Wales

Health reform: Prince Philip A&E to become nurse-led unit

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Media captionMark Drakeford appointed a panel of experts to assess the plans

Controversial plans to turn the A&E service at Prince Philip Hospital in Llanelli into a nurse-led unit supported by GPs have been approved.

It was one of several disputed changes to hospital services in west Wales proposed by Hywel Dda Health Board referred to the health minister.

Mark Drakeford appointed a panel of experts to assess the plans.

He said he also backed the "general thrust" of changes to neonatal care but had not yet approved them.

Mr Drakeford told AMs on Tuesday he wanted more consideration of the idea of developing a 24-hour emergency baby transport service before any neonatal proposals were given the final approval.

He has also asked the health board to do further work on how its obstetric, midwifery, and gynaecological services will fit in with the plans.

Mr Drakeford said he endorsed the "underlying model" that more complicated care for babies should be centralised in one location.

Campaigners in Pembrokeshire had opposed the move as it would lead to the closure of the special care baby unit at Withybush Hospital, Haverfordwest, with services moving to the West Wales General Hospital in Carmarthen.

Judicial review

The minister said his decisions were based on the recommendations of a panel of experts set up after the Hywel Dda Community Health Council (CHC) patient watchdog objected to some of the board's proposals.

Campaigners in Llanelli have been given leave for a judicial review of the A&E changes, but Mr Drakeford told AMs on Tuesday that he would approve them.

"At Prince Philip Hospital, in 2011-12 its emergency department saw 33,000 patients, of which 6,500 were major cases," he said.

"422 of these needed to be transferred to another hospital.

"The remaining 80% of patients were treated at the hospital and the decision I have made today means that this position will be no different in the future."

The Conservatives' shadow health minister Darren Millar criticised the Welsh government for confirming "more hospital downgrading in Wales, despite previous assurances that this would not happen".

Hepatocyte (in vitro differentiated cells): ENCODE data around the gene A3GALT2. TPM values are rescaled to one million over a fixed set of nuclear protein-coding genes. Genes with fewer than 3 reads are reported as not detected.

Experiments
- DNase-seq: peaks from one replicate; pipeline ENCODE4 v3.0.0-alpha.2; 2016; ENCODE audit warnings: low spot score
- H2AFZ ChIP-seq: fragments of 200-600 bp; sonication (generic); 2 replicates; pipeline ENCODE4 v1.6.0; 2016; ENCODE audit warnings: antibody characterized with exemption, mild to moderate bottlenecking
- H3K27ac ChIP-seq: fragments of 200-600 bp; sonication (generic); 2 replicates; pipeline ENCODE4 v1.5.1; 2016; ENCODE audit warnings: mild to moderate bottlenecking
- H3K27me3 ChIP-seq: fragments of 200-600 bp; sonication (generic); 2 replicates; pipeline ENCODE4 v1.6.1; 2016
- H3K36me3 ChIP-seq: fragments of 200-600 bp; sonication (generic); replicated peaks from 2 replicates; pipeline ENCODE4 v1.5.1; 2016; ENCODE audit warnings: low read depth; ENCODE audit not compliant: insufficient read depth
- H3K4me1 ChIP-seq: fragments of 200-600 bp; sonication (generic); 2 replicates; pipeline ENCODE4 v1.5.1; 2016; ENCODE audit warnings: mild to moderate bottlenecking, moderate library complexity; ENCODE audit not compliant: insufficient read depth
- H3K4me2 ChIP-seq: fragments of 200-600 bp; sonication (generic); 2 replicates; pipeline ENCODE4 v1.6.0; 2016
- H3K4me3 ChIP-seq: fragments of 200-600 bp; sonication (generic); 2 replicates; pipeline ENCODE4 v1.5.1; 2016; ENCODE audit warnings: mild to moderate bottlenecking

He said: "As Labour's leader talked about the NHS on a conference stage in Brighton, his party's only health minister was announcing hospital downgrading in Wales. That's the real life example of what truly happens to the NHS in Labour's hands.

"As an axe continues to hang unacceptably over Withybush Hospital's special care baby unit, families will remain worried and concerned.

"Patients should not be forced to travel further for treatment and these reforms have been driven by Labour's record-breaking NHS budget cuts."

Plaid Cymru health spokesperson Elin Jones said: "Plaid Cymru is clear that centralising life-saving services away from patients is wrong and it shouldn't happen.

"Consultant-led emergency services are an essential part of a safe, modern NHS service."

Watchdog worried

The announcements were the latest development in a lengthy process which started long before the Hywel Dda health board made final recommendations in January on wide-ranging proposals including:

  • Redesigning emergency care at Prince Philip Hospital to be a nurse-led service supported by doctors, although the hospital would retain a 24/7 emergency medical assessment and admissions unit
  • Centralising more complex (level two) baby care at West Wales General Hospital which would lead to the closure of the specialist baby care unit at Withybush Hospital
  • Closing two minor injuries units at Tenby and Pembroke Dock with staff redeployed to Withybush
  • Closing Mynydd Mawr Community Hospital in Tumble with services delivered in the community and at Prince Philip Hospital

In February the CHC decided it could not support most of the proposals and referred them to the then health minister Lesley Griffiths for a decision.

In one of her last actions as health minister, Ms Griffiths told the CHC in March that its referral did not satisfy Welsh government rules as it had not proposed alternatives.

In April the CHC said it could not accept the health board's neonatal and A&E changes and referred those proposals for a second time to the Welsh government.

Meanwhile, the CHC was able to "conditionally accept" the closure of the two minor injuries units and the closure of Mynydd Mawr hospital which are now in the process of being implemented.

In response, the newly appointed health minister Mark Drakeford set up a scrutiny panel led by chief medical officer Dr Ruth Hussey to "consider these issues" and "examine all relevant documentation".

The judicial review of the A&E changes at Prince Philip Hospital is due to take place in November.

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